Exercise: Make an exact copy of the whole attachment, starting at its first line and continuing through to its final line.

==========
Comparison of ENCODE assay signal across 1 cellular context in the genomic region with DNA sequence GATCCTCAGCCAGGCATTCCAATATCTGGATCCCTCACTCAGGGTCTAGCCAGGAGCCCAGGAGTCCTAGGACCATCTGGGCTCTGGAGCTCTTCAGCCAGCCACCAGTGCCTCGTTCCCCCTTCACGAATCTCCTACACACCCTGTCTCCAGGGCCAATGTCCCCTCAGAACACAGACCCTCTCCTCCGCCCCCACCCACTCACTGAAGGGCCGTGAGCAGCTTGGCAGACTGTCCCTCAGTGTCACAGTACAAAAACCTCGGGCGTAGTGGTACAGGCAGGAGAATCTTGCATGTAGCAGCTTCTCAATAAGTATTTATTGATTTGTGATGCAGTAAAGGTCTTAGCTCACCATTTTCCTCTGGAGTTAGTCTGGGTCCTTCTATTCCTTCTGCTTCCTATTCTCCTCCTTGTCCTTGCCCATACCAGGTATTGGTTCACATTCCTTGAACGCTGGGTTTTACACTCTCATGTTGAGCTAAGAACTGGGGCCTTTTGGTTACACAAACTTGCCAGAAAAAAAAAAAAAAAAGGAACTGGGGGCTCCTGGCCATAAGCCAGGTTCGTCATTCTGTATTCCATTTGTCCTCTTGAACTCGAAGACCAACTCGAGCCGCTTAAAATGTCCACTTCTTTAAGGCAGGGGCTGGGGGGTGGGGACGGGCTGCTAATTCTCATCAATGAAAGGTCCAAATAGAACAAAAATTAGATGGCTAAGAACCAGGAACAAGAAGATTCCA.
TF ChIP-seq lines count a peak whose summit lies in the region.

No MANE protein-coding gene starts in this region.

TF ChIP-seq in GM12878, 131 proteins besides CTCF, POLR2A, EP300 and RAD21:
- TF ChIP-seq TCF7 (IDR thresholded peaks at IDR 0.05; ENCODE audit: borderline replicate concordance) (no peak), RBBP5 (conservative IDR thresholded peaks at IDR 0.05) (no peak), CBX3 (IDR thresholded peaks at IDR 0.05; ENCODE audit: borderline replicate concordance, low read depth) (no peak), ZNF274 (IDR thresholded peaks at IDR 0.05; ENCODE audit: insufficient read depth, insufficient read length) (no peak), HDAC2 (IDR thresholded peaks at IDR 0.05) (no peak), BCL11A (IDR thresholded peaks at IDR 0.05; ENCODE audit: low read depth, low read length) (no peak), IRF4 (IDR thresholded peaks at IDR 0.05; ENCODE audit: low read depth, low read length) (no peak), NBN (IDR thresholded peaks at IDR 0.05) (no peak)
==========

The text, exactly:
Comparison of ENCODE assay signal across 1 cellular context in the genomic region with DNA sequence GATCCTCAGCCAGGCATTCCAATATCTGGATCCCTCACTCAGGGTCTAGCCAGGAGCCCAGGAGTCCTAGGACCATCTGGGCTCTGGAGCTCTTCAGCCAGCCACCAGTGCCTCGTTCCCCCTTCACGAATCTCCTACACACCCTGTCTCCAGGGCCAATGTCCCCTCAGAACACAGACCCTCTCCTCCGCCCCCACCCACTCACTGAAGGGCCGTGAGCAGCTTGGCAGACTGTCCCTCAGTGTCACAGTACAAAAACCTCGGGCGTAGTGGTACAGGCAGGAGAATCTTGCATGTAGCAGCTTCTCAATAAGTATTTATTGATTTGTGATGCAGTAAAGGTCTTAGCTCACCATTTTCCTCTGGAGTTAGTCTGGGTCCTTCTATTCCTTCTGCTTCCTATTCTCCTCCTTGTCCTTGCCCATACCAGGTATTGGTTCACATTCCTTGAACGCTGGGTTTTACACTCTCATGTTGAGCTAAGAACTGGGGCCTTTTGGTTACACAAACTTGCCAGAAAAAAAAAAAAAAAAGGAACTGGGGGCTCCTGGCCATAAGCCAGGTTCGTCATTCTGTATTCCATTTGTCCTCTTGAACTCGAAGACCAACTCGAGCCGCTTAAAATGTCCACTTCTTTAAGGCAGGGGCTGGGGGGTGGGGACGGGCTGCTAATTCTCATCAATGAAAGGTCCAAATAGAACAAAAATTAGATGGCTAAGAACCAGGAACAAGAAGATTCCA.
TF ChIP-seq lines count a peak whose summit lies in the region.

No MANE protein-coding gene starts in this region.

TF ChIP-seq in GM12878, 131 proteins besides CTCF, POLR2A, EP300 and RAD21:
- TF ChIP-seq TCF7 (IDR thresholded peaks at IDR 0.05; ENCODE audit: borderline replicate concordance) (no peak), RBBP5 (conservative IDR thresholded peaks at IDR 0.05) (no peak), CBX3 (IDR thresholded peaks at IDR 0.05; ENCODE audit: borderline replicate concordance, low read depth) (no peak), ZNF274 (IDR thresholded peaks at IDR 0.05; ENCODE audit: insufficient read depth, insufficient read length) (no peak), HDAC2 (IDR thresholded peaks at IDR 0.05) (no peak), BCL11A (IDR thresholded peaks at IDR 0.05; ENCODE audit: low read depth, low read length) (no peak), IRF4 (IDR thresholded peaks at IDR 0.05; ENCODE audit: low read depth, low read length) (no peak), NBN (IDR thresholded peaks at IDR 0.05) (no peak)